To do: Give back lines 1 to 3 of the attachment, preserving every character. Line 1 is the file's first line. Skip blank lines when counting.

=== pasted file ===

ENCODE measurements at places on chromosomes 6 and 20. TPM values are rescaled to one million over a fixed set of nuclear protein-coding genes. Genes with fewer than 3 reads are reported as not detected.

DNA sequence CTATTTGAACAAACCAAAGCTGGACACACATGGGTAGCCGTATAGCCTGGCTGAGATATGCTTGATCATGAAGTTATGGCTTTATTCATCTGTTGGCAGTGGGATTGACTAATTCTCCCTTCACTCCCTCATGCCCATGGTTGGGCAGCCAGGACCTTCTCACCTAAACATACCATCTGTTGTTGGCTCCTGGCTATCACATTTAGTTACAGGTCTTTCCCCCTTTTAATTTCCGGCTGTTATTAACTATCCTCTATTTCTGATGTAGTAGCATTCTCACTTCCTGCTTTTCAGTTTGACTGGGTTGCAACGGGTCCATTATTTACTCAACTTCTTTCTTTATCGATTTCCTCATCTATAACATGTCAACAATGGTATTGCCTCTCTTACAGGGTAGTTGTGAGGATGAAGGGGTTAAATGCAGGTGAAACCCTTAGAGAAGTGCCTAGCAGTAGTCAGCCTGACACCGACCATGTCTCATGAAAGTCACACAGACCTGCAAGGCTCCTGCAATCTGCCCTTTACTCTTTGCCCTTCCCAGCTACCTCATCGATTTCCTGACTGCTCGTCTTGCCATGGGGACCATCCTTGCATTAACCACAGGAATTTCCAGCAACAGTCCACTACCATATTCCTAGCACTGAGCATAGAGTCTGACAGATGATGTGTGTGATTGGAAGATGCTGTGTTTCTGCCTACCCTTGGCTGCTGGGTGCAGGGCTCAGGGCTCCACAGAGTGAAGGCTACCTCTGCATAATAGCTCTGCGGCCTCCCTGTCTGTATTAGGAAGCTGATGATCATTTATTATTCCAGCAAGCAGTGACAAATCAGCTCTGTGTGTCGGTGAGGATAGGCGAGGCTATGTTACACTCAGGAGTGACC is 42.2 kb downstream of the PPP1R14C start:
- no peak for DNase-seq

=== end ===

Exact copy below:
ENCODE measurements at places on chromosomes 6 and 20. TPM values are rescaled to one million over a fixed set of nuclear protein-coding genes. Genes with fewer than 3 reads are reported as not detected.

DNA sequence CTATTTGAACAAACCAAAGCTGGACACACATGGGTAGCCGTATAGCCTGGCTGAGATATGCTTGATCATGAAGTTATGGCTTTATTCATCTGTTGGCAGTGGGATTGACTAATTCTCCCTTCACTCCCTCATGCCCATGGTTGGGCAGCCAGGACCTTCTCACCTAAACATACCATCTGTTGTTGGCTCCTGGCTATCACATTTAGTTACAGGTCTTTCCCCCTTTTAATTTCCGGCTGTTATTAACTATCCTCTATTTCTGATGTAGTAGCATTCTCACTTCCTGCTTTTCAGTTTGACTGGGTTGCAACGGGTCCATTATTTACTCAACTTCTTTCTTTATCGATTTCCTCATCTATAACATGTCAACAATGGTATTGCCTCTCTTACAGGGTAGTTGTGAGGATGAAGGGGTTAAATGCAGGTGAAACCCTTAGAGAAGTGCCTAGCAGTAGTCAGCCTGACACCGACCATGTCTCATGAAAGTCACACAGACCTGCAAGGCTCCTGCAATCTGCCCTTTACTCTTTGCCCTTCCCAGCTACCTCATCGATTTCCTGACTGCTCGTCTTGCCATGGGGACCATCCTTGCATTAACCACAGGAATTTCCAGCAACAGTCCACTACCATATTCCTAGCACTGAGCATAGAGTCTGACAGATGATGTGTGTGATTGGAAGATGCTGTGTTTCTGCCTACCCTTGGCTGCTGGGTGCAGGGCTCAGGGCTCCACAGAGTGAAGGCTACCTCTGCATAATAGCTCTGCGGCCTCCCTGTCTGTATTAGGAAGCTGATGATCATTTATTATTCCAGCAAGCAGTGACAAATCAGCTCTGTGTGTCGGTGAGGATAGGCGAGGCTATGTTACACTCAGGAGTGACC is 42.2 kb downstream of the PPP1R14C start:
- no peak for DNase-seq